I’m reviewing these two books together (I’ll try to stay spoiler-free for both of them) because I’ve read them in quite quick succession and because my disappointment in the one is heavier because of my surprise interest in the other. I will preface by saying, I’m not a huge fan of Sarah J. Maas’ books. Sorry, I’m not trying to harsh someone’s vibe if you’re into them, I’m not the target audience. Yet I read them because sometimes I’m in the mood–like for candy, for junk food, all uber-dramatic characters and no plot substance, something where I can read without too much intensive thought. I’ve read the Throne of Glass series and enjoyed A Court of Thorns and Roses well enough (at least the first and the second), but I resisted reading Crescent City because a) Urban Fantasy is just not my thing, and b) ANGELS?? I just can’t deal with angels. But my best friend in my city is a huge fan and eventually I read it so we could talk it over. It turned out being fortuitious, because I finally caught the dreaded lurgy last week and didn’t want to/couldn’t do anything but lie in bed and read about sexy Fae. Or, in this case, sexy half-Fae and angels.
The premise of the first one is that the main character, Bryce, loves life in Crescent City: she’s a party girl with an okay job and a loving best friend and is hot enough to sleep with whoever she wants. And then a tragedy happens that upends her whole life. Cut to a year later, and it seems like the tragedy is about to happen again to more people–that the person imprisoned wasn’t guilty after all. With her life now in danger, Bryce is forced to team up with Hunt, an enslaved angel turned cop/enforcer, to find out the real perpetrator before things turn really nasty.
And, to my surprise… I enjoyed it. I liked the mystery, the layers of the past, the buddy-cop feel of Bryce and Hunt’s relationship. I didn’t even mind their relationship, which seemed refreshingly normal. The world actually played to SJM’s strengths: her writing style and worldbuilding melded well in this one, and the mix of modern and magic didn’t feel out of place. There’s a LOT going on, but for the most part, it made sense, and I never felt like there was too much being thrown at me. Did I figure out the big bad before the end? Yeah, but that’s not a dealbreaker (you want to feel smart enough to get it before the end, after all). Bryce and Hunt seemed refreshingly healthy, working together on things instead of keeping a million secrets like most of SJM’s other protagonists, and the supporting cast was small enough that it didn’t feel overwhelming. Did I roll my eyes every time the word “alphaholes” was mentioned? Yes. But at least mates were nowhere in sight. There was also very little huffing and barking, to my delight.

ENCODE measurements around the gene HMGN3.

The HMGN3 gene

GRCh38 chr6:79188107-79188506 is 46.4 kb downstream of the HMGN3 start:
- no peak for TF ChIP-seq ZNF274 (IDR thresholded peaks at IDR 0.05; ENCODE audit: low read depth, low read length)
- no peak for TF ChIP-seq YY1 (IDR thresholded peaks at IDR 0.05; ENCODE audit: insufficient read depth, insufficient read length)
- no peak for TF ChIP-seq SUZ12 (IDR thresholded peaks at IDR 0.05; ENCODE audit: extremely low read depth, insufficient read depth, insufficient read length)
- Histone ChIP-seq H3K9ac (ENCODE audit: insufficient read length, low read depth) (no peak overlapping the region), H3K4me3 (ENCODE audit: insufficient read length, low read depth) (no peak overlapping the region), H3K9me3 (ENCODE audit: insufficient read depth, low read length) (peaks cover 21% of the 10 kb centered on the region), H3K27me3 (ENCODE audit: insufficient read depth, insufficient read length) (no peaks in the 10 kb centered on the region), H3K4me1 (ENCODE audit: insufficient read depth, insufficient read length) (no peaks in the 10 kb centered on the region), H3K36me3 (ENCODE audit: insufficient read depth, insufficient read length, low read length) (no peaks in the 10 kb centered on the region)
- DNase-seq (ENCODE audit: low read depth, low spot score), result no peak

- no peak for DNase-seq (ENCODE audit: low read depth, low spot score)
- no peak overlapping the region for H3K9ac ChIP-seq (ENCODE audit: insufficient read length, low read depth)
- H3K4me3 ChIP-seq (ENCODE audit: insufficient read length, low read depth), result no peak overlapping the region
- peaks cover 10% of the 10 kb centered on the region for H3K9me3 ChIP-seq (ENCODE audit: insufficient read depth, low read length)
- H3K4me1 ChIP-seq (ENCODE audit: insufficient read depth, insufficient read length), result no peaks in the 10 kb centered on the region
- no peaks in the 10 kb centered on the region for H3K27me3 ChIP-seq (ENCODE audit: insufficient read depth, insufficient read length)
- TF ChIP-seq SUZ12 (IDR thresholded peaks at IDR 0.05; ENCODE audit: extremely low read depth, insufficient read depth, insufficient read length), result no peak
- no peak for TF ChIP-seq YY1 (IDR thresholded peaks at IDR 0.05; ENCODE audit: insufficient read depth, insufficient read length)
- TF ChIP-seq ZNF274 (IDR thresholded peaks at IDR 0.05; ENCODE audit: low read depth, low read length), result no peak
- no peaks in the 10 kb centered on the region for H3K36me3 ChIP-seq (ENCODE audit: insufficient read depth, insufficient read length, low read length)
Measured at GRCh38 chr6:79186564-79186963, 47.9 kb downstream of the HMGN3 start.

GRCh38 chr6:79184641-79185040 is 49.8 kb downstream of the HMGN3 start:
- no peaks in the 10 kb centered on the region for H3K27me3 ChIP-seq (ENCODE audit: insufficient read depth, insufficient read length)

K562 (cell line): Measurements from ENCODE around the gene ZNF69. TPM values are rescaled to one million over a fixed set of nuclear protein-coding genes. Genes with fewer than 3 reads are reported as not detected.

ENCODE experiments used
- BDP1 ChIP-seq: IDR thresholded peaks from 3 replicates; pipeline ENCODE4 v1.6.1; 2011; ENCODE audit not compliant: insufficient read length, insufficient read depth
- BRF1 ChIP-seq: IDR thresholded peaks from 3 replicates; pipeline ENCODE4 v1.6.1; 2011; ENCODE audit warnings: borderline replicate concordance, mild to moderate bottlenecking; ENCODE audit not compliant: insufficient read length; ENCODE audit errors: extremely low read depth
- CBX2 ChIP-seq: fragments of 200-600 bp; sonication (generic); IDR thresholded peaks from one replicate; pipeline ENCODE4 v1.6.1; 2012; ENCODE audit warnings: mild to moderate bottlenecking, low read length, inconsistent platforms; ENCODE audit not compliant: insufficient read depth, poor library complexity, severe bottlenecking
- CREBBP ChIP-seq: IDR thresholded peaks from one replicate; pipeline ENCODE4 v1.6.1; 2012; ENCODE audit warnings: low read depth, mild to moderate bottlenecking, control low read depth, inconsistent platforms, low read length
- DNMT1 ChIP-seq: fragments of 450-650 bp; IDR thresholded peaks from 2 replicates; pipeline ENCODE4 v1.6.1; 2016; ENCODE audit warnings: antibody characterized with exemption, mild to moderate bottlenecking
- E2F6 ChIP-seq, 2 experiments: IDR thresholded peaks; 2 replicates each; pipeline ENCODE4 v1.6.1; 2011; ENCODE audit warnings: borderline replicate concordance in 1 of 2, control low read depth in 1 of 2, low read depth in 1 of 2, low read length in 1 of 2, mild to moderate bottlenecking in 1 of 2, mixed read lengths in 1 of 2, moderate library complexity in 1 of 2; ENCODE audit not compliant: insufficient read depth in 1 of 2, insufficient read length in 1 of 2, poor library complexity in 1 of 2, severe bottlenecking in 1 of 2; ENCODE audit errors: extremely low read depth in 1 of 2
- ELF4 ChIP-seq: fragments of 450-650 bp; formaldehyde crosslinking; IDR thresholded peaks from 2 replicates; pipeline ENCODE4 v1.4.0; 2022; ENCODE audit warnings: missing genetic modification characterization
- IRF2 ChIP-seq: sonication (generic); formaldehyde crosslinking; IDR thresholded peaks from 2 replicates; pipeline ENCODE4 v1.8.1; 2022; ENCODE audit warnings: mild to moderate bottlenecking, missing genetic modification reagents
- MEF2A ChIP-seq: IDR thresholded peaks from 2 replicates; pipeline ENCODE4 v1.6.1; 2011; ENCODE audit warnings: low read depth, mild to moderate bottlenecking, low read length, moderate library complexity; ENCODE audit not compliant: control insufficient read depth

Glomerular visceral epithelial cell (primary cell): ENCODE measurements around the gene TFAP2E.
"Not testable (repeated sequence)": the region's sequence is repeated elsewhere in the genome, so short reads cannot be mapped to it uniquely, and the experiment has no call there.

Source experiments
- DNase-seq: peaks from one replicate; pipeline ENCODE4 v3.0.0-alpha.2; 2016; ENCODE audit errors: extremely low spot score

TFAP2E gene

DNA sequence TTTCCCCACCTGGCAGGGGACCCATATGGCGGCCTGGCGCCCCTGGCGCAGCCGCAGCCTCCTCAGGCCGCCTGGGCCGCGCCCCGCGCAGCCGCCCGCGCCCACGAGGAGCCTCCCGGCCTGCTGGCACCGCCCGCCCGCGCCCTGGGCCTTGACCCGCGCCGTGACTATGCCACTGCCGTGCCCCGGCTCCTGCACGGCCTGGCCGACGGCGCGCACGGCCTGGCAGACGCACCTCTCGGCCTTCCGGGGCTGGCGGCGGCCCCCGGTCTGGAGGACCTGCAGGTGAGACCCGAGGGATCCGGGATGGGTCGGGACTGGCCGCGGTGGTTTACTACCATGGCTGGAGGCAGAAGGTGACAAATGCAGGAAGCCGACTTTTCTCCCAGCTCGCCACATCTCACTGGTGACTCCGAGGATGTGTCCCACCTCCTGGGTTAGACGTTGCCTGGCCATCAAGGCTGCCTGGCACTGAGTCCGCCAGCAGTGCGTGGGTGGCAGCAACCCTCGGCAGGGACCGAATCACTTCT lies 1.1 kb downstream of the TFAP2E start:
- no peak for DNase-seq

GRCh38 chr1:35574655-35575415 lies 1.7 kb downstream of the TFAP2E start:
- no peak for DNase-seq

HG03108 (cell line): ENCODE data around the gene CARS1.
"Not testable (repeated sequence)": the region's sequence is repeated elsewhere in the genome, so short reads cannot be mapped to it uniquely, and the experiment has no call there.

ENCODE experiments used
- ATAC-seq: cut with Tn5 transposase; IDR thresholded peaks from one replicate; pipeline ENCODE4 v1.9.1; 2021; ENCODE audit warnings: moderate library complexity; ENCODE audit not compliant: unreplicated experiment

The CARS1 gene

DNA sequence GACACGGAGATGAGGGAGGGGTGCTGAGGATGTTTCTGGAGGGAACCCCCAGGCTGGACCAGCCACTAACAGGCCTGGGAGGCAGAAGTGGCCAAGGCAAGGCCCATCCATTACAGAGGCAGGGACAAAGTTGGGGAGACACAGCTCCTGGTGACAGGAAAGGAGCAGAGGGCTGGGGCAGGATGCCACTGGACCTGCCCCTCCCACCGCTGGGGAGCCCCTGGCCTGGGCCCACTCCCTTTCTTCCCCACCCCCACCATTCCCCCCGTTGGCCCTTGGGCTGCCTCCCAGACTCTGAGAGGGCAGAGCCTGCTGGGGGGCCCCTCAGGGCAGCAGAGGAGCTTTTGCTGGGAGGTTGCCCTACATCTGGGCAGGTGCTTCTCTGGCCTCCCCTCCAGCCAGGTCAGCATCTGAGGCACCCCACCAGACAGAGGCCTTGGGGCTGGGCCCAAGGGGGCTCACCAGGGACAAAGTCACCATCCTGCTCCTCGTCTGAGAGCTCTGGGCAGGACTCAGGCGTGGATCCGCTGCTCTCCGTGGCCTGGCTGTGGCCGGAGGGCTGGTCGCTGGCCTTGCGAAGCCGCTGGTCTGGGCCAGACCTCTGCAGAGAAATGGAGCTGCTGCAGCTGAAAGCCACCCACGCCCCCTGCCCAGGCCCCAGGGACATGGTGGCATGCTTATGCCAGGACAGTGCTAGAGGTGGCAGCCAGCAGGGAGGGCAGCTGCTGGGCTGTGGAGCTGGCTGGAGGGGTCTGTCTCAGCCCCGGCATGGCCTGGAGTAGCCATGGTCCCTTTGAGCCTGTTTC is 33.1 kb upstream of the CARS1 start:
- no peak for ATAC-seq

So I finished it, enjoyed it, and then ended up reading the second one pretty soon after because my friend basically told me I had to.
I’m not saying much about the plot of the second because I don’t want to spoil the plot, but I will say that it sort of imploded this nice world in a very SJM way. I’ve said before that I’m bored of the “huge worldending stakes!!!” that always crop up in the second books of her series, and this one is no exception–although the stakes are more world-changing than world-ending. The plot is so convoluted and stretched out (gotta make 300 pages of plot fit 800–yes, eight-fricking-hundred–pages of character relationships). The cast of characters and their POVs is packed to the gills, making it harder to care about anybody–especially because they all have romantic relationships of some kind. (I was actually hoping for an M/M pairing between two of the characters, but while SJM seems happy to have LGBTQ+ rep in the tertiary/don’t really matter characters, it’s never in the main/secondary cast). There is a fun mystery of hidden identities that kept me reading, but it wasn’t the main mystery (also, I was pretty sure I figured it out early on but kept reading to see if I was right; I was). There’s a lot that happens because it’s convenient/the plot needs it to happen rather than actually making sense. There is also a lot more graphic sex than I needed, but hey, I’m sure lots of people enjoyed it. And worst of all, there’s some other typically-SJM stuff that happens: characters keeping secrets, characters doing dumb things for bad reasons, and worst of all, the dreaded m-word.
And that ending. Sigh. I think SJM finally jumped the shark. Will I keep reading? Probably, if only because sometimes it’s fun to read a book and then complain about it with people you enjoy spending time with. At this point, I’m in it for the lols.